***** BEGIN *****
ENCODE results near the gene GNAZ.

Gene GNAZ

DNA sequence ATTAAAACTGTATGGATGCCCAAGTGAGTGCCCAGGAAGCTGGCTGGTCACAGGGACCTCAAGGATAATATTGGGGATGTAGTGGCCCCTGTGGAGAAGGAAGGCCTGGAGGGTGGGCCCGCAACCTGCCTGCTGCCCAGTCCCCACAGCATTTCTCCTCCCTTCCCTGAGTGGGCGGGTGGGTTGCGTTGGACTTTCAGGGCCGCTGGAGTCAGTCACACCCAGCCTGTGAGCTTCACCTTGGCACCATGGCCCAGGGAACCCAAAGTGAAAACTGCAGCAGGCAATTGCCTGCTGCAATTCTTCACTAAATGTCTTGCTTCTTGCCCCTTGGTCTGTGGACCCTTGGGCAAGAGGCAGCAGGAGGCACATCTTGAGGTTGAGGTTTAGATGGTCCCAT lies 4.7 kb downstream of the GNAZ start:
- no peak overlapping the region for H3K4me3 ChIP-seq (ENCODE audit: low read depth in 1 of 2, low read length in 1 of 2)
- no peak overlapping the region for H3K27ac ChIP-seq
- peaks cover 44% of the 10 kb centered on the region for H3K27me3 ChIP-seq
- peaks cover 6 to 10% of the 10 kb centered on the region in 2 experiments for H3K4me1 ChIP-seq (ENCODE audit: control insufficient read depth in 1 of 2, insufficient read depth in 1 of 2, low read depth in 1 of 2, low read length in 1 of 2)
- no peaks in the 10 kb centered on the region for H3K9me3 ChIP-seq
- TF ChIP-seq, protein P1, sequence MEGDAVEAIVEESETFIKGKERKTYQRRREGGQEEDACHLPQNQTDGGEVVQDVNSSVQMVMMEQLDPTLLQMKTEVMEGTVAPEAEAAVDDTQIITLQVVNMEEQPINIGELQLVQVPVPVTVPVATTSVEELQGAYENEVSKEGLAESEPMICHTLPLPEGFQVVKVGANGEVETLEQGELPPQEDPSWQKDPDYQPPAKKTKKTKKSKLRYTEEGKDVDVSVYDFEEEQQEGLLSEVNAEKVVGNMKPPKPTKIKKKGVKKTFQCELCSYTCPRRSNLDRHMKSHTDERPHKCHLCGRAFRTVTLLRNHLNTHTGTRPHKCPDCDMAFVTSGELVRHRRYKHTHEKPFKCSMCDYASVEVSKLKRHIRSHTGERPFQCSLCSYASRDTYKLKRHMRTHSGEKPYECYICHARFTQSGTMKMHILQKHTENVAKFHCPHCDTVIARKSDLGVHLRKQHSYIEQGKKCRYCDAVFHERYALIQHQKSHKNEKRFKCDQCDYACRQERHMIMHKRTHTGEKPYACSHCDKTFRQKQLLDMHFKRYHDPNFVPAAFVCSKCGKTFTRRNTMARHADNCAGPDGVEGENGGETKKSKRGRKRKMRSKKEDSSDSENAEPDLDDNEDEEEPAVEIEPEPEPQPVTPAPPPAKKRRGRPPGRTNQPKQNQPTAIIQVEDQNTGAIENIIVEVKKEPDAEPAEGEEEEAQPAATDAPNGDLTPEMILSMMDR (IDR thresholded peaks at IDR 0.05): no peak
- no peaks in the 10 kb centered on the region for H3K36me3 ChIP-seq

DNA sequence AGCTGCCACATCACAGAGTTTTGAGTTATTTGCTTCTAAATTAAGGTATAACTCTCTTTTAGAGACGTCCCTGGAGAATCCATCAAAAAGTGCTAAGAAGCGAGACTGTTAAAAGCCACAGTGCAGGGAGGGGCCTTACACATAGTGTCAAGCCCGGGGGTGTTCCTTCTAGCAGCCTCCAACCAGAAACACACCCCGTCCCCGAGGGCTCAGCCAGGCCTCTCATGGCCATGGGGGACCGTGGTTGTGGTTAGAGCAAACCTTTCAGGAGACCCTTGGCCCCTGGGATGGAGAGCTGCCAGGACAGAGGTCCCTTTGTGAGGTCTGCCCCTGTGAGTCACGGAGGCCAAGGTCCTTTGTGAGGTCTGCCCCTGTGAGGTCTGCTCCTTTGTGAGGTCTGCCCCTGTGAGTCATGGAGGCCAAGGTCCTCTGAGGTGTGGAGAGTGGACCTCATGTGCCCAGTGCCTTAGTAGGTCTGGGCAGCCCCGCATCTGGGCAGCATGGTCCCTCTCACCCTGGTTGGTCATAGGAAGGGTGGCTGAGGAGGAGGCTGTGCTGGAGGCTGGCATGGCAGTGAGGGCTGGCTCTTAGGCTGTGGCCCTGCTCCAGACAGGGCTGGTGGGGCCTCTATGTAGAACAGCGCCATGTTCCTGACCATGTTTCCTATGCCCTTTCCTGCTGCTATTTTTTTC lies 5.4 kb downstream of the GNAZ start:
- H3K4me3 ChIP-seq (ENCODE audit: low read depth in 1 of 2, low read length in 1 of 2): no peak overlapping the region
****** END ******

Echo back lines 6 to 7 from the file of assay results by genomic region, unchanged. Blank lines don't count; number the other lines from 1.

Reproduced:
- peaks cover 44% of the 10 kb centered on the region for H3K27me3 ChIP-seq
- peaks cover 6 to 10% of the 10 kb centered on the region in 2 experiments for H3K4me1 ChIP-seq (ENCODE audit: control insufficient read depth in 1 of 2, insufficient read depth in 1 of 2, low read depth in 1 of 2, low read length in 1 of 2)